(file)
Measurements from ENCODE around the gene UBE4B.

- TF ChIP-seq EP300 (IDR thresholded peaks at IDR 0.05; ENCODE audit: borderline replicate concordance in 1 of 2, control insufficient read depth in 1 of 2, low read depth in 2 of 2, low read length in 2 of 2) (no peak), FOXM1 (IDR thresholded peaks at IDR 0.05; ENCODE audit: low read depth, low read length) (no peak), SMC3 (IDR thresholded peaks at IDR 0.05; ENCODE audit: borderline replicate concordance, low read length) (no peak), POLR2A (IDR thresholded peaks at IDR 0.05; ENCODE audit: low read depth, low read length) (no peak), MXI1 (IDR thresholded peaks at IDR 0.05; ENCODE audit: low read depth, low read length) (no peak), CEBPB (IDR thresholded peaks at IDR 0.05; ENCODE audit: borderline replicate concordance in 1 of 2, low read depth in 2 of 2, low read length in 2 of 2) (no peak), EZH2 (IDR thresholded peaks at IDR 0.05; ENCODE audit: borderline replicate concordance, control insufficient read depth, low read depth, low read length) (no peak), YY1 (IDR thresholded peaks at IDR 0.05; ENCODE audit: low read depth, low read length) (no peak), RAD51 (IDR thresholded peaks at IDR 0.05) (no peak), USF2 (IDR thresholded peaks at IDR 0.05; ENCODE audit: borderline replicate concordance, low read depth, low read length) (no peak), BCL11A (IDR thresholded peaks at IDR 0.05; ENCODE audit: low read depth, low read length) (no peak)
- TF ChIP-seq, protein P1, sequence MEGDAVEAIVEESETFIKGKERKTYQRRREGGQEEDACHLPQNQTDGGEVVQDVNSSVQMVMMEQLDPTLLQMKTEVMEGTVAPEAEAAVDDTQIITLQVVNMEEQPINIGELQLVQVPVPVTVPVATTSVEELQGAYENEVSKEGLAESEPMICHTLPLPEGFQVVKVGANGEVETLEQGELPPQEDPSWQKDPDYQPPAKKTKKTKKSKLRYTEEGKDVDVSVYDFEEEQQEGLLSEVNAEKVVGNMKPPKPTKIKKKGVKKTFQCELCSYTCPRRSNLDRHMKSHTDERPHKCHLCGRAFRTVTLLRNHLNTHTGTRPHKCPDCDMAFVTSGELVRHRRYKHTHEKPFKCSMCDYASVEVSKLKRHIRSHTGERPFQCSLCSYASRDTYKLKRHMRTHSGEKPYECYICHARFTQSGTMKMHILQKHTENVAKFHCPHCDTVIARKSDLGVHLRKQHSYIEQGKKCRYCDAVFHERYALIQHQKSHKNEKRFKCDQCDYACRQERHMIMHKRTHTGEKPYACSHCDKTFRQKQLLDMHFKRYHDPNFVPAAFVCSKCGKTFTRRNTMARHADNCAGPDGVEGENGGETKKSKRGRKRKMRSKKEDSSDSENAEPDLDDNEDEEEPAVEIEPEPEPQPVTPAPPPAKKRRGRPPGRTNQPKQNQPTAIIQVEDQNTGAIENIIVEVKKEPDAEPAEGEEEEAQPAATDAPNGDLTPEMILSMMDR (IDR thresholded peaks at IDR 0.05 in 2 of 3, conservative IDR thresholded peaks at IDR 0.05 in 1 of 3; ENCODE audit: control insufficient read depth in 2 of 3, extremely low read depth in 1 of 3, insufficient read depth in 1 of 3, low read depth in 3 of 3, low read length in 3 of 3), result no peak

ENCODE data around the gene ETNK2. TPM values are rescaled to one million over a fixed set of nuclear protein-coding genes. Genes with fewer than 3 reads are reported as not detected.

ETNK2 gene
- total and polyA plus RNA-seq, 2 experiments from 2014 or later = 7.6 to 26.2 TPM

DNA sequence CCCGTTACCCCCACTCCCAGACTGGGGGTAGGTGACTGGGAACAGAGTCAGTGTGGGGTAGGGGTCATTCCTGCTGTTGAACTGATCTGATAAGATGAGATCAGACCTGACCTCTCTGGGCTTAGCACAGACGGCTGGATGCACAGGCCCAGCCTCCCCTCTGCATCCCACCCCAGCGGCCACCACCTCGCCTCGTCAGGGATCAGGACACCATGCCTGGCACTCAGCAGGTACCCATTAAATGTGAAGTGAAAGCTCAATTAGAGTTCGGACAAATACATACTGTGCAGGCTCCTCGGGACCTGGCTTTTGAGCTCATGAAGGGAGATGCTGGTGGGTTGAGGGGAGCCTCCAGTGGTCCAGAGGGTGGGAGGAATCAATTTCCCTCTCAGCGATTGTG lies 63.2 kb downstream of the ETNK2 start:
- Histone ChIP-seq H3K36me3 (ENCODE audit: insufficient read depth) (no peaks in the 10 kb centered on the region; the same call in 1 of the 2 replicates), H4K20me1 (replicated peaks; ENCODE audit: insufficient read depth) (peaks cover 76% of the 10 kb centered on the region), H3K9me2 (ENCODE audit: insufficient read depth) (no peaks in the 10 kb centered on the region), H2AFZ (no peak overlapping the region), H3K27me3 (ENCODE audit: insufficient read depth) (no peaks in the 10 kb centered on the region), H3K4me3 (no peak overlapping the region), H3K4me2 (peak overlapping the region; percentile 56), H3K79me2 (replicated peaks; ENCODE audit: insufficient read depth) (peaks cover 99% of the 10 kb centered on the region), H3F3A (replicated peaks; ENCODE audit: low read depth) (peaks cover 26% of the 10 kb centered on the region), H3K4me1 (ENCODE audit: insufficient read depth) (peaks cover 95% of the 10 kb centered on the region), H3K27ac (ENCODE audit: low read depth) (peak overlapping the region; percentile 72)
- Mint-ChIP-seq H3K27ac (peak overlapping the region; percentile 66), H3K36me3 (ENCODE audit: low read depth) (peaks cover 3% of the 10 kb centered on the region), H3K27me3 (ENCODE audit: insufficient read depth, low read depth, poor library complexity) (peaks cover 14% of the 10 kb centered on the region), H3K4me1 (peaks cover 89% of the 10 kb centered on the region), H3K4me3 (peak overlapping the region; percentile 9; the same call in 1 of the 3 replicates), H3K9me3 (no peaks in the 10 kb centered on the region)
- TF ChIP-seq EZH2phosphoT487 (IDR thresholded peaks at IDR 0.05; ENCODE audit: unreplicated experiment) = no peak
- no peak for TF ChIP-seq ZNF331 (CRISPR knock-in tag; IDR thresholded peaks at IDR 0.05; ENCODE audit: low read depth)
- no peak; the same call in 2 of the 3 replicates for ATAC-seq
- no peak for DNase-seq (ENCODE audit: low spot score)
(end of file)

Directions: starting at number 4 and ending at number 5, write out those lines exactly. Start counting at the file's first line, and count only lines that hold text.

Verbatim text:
ENCODE data around the gene ETNK2. TPM values are rescaled to one million over a fixed set of nuclear protein-coding genes. Genes with fewer than 3 reads are reported as not detected.

ETNK2 gene